The accidental swallowing of coin-sized lithium "button batteries" (which are found in many common household products) is a rapidly mounting threat to children, Health Day reports. A pair of new studies reveals that between 1985 and 2009, the risk that an American child will experience a serious health complication after ingesting a button battery has increased nearly sevenfold. Momlogic spoke with Michelle Truett, a mom of three who lost her baby after he swallowed a button battery. Now she wants to warn other moms about this hidden danger.
Aidan had just turned 1 in October, and had always been a very healthy child. (I have two other kids -- ages 9 and 4.) In mid-November, he showed signs of having the flu; he was not holding any food down. I took him to the doctor, and he said Aidan had a viral infection and sent us home.
But he was not getting better -- he was getting worse. We took him back the next day and said we thought he had swallowed something. They did an X-ray of his stomach, but didn't find anything.
The next day, he had increased saliva and was so congested, so we took him for a second opinion. They didn't find anything.
We just knew something was wrong. We went to five or six doctor's appointments in a week and a half. We kept saying, "We think he has swallowed something." Exactly one week after the first X-ray, they did another one -- and found a button battery in his stomach.
We have no idea where Aidan got the battery. We checked all the toys and remotes in our house and in his babysitter's house, and none were missing. I guess we'll never know where he got it.
Surgery to remove the battery was done on the 19th. They removed it successfully and said everything would be OK. They didn't see any signs of irritation or anything.
Aidan came home that evening without any complications, but still had the congestion. They said that was from his viral respiratory infection.
Two days later, on Saturday night around 9:45 PM, I heard Aidan coughing in his crib. I ran up to find him sitting up in his crib completely covered in blood.
I'm a nurse, so I took him downstairs and swiped his mouth. It was full of blood clots. My baby boy was hemorrhaging.
Aidan had gone into cardiac arrest. I started CPR. He was then transported to the ER and airlifted to the local children's hospital. Nobody was ever able to revive him, despite several hours of advanced cardiac life support.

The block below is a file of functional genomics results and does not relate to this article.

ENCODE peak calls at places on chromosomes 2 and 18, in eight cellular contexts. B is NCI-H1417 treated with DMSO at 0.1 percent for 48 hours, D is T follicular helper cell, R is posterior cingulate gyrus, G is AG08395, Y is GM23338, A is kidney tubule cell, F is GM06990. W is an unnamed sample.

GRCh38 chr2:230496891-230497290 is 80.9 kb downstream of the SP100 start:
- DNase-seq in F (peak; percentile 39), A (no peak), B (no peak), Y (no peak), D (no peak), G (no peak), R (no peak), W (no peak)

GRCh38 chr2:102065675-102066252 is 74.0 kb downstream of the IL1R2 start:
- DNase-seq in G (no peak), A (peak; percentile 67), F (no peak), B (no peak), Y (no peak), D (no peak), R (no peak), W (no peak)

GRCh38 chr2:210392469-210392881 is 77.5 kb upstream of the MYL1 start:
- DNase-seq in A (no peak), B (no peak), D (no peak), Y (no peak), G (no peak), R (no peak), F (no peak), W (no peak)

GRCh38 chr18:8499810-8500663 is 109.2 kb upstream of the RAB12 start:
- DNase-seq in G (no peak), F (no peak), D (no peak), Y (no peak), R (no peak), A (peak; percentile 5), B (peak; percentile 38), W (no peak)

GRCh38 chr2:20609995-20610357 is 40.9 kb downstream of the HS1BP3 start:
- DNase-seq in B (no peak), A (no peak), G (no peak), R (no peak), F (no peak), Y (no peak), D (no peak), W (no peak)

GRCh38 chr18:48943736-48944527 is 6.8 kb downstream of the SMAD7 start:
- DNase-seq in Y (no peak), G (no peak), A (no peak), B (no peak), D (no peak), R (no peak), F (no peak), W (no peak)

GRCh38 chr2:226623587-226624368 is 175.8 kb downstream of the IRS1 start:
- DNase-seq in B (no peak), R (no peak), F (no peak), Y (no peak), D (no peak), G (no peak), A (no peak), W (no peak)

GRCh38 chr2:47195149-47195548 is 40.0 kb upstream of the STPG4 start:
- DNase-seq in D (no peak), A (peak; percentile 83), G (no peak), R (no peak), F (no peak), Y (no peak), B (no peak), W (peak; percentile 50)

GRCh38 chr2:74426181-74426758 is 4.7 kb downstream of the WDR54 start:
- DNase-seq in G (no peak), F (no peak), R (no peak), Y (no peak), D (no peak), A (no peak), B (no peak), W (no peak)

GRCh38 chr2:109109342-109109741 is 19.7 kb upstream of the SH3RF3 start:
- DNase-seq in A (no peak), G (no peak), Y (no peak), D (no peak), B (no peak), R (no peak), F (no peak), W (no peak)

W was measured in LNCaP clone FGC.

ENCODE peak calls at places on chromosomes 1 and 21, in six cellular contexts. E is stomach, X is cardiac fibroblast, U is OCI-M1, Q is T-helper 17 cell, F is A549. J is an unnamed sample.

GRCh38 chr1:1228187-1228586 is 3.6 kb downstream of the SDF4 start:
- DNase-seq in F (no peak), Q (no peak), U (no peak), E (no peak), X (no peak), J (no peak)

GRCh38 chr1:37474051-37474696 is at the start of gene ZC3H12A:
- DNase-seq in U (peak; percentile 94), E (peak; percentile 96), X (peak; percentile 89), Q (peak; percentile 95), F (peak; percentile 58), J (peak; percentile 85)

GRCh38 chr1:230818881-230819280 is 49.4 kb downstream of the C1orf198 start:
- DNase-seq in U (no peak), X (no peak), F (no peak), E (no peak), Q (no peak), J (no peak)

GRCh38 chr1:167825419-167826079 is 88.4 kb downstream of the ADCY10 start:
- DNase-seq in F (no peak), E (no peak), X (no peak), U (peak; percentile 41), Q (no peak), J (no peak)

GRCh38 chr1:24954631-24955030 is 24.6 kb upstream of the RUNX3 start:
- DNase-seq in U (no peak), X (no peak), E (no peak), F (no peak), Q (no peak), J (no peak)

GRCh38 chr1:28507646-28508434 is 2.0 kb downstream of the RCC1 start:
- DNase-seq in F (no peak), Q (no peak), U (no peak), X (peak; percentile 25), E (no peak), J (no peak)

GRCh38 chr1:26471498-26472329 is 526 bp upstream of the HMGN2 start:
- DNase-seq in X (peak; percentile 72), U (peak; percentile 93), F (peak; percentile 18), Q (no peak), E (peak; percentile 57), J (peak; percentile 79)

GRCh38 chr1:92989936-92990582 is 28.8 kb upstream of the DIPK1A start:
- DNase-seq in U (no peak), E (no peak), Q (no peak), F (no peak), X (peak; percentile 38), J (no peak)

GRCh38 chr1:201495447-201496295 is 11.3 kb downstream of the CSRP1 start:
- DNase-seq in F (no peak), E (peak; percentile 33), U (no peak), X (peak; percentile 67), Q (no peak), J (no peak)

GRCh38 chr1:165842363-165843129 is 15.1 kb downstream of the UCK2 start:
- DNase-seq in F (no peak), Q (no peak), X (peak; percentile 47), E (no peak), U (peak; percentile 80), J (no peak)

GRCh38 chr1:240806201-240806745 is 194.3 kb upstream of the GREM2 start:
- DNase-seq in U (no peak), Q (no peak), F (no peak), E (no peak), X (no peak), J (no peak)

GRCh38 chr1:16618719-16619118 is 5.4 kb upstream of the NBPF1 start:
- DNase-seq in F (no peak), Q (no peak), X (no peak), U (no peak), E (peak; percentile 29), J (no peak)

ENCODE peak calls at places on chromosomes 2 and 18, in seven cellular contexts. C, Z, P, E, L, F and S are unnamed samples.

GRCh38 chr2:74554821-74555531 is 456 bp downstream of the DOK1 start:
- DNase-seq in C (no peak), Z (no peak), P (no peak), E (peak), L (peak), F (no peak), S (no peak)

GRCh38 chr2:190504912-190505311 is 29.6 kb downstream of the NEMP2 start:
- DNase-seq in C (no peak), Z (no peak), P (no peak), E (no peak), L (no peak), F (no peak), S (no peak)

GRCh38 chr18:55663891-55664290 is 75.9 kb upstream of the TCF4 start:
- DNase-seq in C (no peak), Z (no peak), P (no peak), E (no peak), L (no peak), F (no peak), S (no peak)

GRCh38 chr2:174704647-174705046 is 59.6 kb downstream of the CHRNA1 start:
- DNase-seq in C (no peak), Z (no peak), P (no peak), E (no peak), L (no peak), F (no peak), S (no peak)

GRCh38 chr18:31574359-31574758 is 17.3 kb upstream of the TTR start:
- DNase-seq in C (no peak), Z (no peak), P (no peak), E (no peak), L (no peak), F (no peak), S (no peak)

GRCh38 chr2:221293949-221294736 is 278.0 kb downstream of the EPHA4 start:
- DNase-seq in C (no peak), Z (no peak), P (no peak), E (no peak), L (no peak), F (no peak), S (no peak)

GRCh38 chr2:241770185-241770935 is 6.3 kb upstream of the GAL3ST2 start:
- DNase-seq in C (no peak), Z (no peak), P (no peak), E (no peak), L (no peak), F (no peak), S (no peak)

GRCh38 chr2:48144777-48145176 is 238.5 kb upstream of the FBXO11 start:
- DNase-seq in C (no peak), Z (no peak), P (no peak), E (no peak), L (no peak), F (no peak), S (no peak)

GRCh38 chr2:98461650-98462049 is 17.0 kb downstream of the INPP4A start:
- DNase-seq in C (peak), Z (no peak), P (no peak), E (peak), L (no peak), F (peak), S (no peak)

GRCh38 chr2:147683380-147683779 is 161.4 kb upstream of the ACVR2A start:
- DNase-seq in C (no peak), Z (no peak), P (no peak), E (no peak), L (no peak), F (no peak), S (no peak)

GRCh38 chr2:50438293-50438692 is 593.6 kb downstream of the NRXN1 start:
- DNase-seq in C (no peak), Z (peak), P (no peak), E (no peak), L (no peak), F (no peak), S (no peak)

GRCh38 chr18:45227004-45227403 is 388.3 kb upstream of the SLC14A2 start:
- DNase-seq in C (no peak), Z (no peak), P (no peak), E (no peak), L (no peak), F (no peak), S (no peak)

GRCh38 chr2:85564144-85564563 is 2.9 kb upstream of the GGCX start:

After four hours of trying, there was nothing more that could be done. My son was pronounced dead at 2:30 AM on Sunday, November 22nd.
We had an autopsy, because we had a feeling his death had to do with the battery. I was told after the autopsy that an erosion was found in his esophagus leading to the aorta. We are assuming this was from the battery ingestion.
I feel that if they could have found the battery sooner -- when we first brought him to the doctor -- this could have had a different outcome. A full week passed between our first and second X-rays. The button probably sat inside his esophagus for quite some time in order for it to erode like it did. You would have thought they would have seen something when they went in to remove the button battery from his stomach.
Now I am trying to get the word out to other mothers about the dangers of button batteries. I hope I can even spare one parent this pain. We had a perfect child one minute, and the next minute he was gone.
Keep button batteries out of reach of children. Treat them as if they are dangerous medications. Don't leave them lying around for any reason. You never know if your kids or if your kids' friends will get ahold of them. They're tiny disks, and they're shiny, so they're appealing to babies and toddlers. They come in singing greeting cards, watches and handheld games. A lot of toys for kids have them. You have to be so careful.
My message for medical professionals is to listen to the parents. I'm a mom who doesn't take her kids to the doctor for every little thing. But I was at the doctor six times in a week and a half because I knew something was wrong. I feel like they kind of brushed me off a bit. I'm not the kind of person who wants to blame, but I hope they can take this as a learning experience.
I really feel it is necessary to get my story out there to prevent any more tragedies like this. Hospitals, doctors and parents need to understand the life-threatening danger of these batteries.
Please forward this story to other moms you know. If we can help save another life, it's like Aidan will live on in some way.